Review A quick check of the map confirms the hero’s next objective – a mere two levels above him. What the map doesn’t reveal are the obstacles standing between him and that adventure-progressing goal.
Skilfully evading not one, but two spike traps with graceful fleetness of foot, the hero finds himself presented with scaleable ridge, leading to a chain of increasingly levitated platforms.
Obstructing his progress are not only a mixture of dark and light aligned crawlers – enemies which defy gravity as they cling to the sides and underneath of the platforms – but also ever-renewing conflagrations of red and blue projectiles, each polarised toward either the power of light or darkness.
Steadying himself, the hero leaps into the maelstrom; effortlessly switching from light to dark as he breaks through the storm. He momentarily halts in order to dispatch one of the light-aligned crawlers, so providing him clear passage as he ascends once more to his goal: a switch which opens a doorway to an ever-darker expanse of jungle. With a renewed sense of determination he ventures onward to the next challenge.
OK, hopefully you can forgive me the brief foray into the realm of creative writing, it’s just that Outland’s sparse story – of a hero restoring order to the world – combines with evocative looks and gameplay in such a way that it’s easy to build your own narrative. In the same way that a Cormac McCarthy novel, for example, shines but the merest of lights on its characters, challenging the reader to extrapolate and make sense of events for themselves.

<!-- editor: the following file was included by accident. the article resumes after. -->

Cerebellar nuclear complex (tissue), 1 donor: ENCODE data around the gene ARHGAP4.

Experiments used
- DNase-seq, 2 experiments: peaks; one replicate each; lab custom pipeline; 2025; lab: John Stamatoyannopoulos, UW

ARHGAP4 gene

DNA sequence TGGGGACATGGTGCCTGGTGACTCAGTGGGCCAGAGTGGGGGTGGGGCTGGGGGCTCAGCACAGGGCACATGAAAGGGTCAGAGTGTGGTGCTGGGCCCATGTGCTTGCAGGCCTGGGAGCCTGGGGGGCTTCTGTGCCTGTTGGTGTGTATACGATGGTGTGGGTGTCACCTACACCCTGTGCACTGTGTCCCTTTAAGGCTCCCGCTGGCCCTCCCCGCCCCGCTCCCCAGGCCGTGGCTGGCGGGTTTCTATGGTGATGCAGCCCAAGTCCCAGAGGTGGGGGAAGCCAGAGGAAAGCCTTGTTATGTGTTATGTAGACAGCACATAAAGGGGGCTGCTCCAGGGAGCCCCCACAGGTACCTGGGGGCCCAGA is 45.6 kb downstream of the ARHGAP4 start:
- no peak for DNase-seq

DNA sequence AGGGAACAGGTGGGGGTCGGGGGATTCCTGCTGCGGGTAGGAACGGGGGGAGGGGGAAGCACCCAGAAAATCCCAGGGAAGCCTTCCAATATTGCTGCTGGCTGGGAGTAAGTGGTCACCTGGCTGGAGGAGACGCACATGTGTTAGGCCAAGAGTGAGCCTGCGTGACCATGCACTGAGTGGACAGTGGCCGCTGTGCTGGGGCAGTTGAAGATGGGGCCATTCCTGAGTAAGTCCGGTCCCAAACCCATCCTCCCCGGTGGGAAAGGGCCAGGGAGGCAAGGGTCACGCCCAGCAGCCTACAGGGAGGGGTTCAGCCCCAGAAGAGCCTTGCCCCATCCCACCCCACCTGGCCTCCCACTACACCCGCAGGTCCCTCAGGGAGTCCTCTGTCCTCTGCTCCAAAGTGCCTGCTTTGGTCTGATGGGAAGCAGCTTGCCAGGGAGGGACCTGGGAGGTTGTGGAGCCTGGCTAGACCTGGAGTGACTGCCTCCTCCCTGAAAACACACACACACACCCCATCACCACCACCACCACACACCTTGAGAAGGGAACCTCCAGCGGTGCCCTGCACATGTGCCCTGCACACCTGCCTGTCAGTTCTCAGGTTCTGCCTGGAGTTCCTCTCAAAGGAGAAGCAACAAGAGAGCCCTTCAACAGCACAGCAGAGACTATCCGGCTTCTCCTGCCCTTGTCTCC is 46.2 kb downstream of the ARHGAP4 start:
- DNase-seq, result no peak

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Where's Sean Connery?
Flasback. My thoughts exactly. Looks and sounds very very similar.
That's a good thing BTW.
Side scrolling games are so 1980's.
Why is this logged under "Hardware" ??
That's comparing chalk and cheese buddy. 80-85% is a totally fare reflection of LA Noire. It has eaten my life for the past 4 days and it's brilliant, but it doesn't warrant more, there are too many flaws. Still, I'll be pushed to find a game I enjoy more this year (until Skyrim).
This is a completely different type of game to LA Noire and can only be judged within its genre. It wouldn't eat my life, but it may do for someone else who enjoys these kind of games.
I think the guys (and gals) who do the games reviews here are 'usually' spot on with their assessments. Considering this one (different guy from LA Noire review) writes about games for a national paper too, I'd be careful with your accusations about not knowing their business.
Perhaps you should stay away from forum trolling. You clearly have no idea.